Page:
The use of impedance elements such as resistors 27, 28 in the low pass filter 30 produce a loss in the low frequency components of the both channels as they pass through the low pass filter 30. Accordingly, a more effective bass reproduction can be assured by employing an amplifier to compensate for the loss of the low frequency components.
FIG. 3 is a circuit diagram of an acoustic reproducing apparatus which takes this into consideration. In this Figure, the L channel output terminal of the tape deck 10 is connected to the input terminal of the L channel power amplifier 15 and is also connected to the input terminal of the power amplifier 16 through an amplifier 31L and a low pass filter 30L. Similarly, the R channel output terminal of the tape deck 10 is connected to the input terminal of the R channel power amplifier 16 directly, and is also connected to the input terminal of the L channel amplifier 15 through an amplifier 31R and a low pass filter 30R. Each of the filters 30L, 30R may be constructed as shown in FIG. 4. Specifically, a combination of series connected resistor 32 and capacitor 33 have their opposite ends connected to input terminals 34, 35 while the opposite ends of the capacitor 33 are connected to output terminals 36, 37. It will be understood that these filters 30L, 30R pass only low frequency components of the L and R channel audio signals from the deck 10 to the amplifier 15 or 16 of the other channel. The presence of resistor 32 in each filter produces a loss in the audio signal as the latter passes through the filter. To compensate for this loss, the filters 30L, 30R are preceded by the respective devoted amplifiers 31L or 31R, thus providing a suitable amplification of the low frequency signal from either L or R channel fed from the low pass filter 30L or 30R to the other power amplifier 16 or 15. As a result of such amplification, the low frequency components from both L and R channels are uniformly synthesized in a balanced manner within the both power amplifiers 15, 16, with the result that the low frequency output from these amplifiers 15, 16 increases to permit the both loudspeakers 21, 22 to produce a bass with sufficient amplitude. If the gain of the amplifiers 31L, 31R is increased excessively, there results a positive feedback around the both amplifiers 31L, 31R, causing an oscillation thereof. Therefore, it is necessary that the gain of the amplifiers 31L, 31R be limited to a value which is sufficient to compensate for the loss of the low frequency components in the filters 30L, 30R.
While the described embodiments are directed to an electrical synthesis of low frequency components from the both channels, it should be understood that the invention is not limited thereto, but an acoustical synthesis of low frequency components may be achieved as illustrated by an embodiment shown in FIG. 5.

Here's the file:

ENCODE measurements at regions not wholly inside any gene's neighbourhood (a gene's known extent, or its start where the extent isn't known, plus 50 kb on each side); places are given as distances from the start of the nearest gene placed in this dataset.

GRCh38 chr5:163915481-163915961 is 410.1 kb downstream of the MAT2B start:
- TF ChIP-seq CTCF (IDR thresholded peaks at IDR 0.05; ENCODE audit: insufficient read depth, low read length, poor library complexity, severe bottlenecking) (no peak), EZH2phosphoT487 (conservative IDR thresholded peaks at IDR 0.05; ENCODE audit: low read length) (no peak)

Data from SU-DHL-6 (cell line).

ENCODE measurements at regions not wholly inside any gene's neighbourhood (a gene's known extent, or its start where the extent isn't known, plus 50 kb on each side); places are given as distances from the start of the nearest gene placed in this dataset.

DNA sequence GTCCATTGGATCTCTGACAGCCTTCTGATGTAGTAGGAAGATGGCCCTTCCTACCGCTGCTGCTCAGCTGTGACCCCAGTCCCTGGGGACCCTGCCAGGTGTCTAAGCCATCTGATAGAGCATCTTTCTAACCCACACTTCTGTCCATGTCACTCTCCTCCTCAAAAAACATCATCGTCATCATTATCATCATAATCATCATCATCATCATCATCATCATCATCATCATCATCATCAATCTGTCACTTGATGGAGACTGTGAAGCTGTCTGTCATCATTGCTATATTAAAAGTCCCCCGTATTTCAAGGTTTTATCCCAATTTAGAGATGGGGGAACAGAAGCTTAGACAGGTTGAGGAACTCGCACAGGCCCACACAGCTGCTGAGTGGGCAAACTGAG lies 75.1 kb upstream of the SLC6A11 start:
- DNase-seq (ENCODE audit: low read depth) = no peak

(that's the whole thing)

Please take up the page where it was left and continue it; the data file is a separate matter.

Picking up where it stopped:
Referring to FIG. 5, an acoustic reproducing apparatus comprises a cassette tape player 40 including a micro-cassette tape playback mechanism and an electrical playback circuit, and a single enclosed cabinet 43 having a pair of loudspeakers 41, 42 mounted therein for stereophonically reproducing outputs from the player 40. The loudspeakers 41, 42 are disposed along the opposite lateral sides of the cabinet 43, and are mounted on a front plate, not shown. An intermediate portion of the cabinet 43 receives the cassette tape player 40, thus leaving a space 44 of a reduced size which provides a communication between spaces 45, 46 left behind the both loudspeakers 41, 42. It is to be noted that the restricted space 44 represents a sound path for communicating the loudspeaker back sound pressure produced in one of the spaces 45, 46 to the other. The sound path space 44 has a suitable amount of sound absorbing material 47 disposed therein, and the combination of the space 44 and material 47 forms a low pass filter 48 which additively synthesize bass components of the both channels.
When stereophonic signals are applied to the loudspeakers 41, 42 from the electrical circuit of the tape player 40, which may be constructed in its electrical arrangement as shown in FIG. 1, for example, the electrical output signals of the both channels are independently applied to these loudspeakers. Hence, when a low frequency signal of the L channel, for example, is applied to the input of the loudspeaker 41, it is not applied to the input of the other loudspeaker 42. As the loudspeaker 41 reproduces sound from the low frequency signal, a sound pressure is developed across the back thereof, which is introduced from the space 45 to the space 46 through the sound path space 44, whereby it is transmitted to the back surface of a paper cone 42a of the other loudspeaker 42. In this instance, the loudspeaker 42 functions as a passive radiator (drone cone). Specifically, in a specific low frequency range, the cone 42a of the loudspeaker 42 is driven by the back sound pressure of the loudspeaker 41 for resonance. Thereupon, a bass which is in phase with the bass radiated in front of the loudspeaker 41 is radiated from the front surface of the loudspeaker 42. When the R channel power amplifier is made to exhibit a high output impedance as by applying a negative current feedback in the manner mentioned in connection with FIG. 2, the loudspeaker 42 will be subject to little electromagnet braking, facilitating the vibration or resonance of the cone 42a of the loudspeaker 42 in response to the back sound pressure of the loudspeaker 41. Similarly, when the low frequency signal of the R channel is applied to the input of the loudspeaker 42, the reproduction of sound therefrom by the loudspeaker 42 causes the back sound pressure produced behind the loudspeaker 42 and in the space 46 to be introduced through the sound path space 44 into the space 45 to be transmitted to the back surface of the paper cone 41a of the loudspeaker 41, thus allowing the latter to reproduce a bass also.